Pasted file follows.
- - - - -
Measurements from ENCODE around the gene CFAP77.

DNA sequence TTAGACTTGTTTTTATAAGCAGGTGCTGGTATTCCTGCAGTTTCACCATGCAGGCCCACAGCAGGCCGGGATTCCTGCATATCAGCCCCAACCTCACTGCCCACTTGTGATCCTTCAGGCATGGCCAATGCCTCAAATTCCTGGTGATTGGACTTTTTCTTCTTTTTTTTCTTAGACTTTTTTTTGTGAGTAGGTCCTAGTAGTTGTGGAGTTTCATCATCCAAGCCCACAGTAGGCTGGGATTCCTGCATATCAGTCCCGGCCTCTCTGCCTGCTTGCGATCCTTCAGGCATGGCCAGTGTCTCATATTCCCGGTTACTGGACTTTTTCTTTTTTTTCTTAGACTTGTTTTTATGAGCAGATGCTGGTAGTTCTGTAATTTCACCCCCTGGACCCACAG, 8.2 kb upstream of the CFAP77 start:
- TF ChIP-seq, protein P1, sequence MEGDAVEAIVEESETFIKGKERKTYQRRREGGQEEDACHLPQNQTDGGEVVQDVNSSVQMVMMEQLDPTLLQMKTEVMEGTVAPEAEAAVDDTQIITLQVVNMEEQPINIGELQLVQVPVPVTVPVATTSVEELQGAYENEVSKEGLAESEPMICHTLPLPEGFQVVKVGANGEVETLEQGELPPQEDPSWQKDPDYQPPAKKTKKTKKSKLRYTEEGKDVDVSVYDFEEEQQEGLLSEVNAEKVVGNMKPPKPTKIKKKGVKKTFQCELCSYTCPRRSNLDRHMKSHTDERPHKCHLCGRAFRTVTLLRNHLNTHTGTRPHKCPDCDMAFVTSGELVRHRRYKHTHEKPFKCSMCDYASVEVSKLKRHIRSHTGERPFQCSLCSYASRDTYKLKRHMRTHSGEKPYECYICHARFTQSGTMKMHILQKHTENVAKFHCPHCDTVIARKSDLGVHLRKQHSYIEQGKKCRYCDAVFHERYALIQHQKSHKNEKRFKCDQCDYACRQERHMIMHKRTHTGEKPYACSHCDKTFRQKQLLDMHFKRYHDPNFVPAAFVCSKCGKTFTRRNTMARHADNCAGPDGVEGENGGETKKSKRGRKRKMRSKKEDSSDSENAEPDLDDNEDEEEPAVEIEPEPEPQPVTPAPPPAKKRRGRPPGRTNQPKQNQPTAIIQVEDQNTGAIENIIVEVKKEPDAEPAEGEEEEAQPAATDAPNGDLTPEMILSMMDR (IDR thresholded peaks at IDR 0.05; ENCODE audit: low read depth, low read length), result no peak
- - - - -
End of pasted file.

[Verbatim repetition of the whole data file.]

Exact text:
Measurements from ENCODE around the gene CFAP77.

DNA sequence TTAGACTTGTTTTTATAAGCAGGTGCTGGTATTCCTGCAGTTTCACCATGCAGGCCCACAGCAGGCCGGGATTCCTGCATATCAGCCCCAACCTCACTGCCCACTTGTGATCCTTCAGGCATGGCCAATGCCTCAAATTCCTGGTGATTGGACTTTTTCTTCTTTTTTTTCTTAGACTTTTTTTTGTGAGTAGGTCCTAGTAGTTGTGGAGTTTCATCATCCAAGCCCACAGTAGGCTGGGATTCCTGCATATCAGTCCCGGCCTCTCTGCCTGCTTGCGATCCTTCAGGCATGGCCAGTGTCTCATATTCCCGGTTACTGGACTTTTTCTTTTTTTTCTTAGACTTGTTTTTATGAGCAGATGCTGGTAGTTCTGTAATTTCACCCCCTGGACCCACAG, 8.2 kb upstream of the CFAP77 start:
- TF ChIP-seq, protein P1, sequence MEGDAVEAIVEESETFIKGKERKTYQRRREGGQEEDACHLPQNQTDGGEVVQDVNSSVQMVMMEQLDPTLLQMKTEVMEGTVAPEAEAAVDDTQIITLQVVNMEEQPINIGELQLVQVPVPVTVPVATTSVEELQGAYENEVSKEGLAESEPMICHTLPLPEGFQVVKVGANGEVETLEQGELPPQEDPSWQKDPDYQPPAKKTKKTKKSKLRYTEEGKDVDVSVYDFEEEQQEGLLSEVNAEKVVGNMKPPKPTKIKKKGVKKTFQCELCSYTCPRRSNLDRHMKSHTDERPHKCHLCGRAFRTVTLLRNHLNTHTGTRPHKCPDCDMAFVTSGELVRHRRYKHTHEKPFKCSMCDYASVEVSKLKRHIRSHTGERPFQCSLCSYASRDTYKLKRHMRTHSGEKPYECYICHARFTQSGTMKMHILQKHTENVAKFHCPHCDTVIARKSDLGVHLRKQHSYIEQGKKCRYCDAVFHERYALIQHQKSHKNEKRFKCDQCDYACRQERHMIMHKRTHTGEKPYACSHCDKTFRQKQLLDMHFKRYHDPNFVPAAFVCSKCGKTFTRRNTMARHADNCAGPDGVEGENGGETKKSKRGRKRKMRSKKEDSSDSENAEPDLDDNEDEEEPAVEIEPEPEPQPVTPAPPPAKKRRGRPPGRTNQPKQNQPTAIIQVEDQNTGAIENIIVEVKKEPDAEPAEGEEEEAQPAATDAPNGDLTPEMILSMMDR (IDR thresholded peaks at IDR 0.05; ENCODE audit: low read depth, low read length), result no peak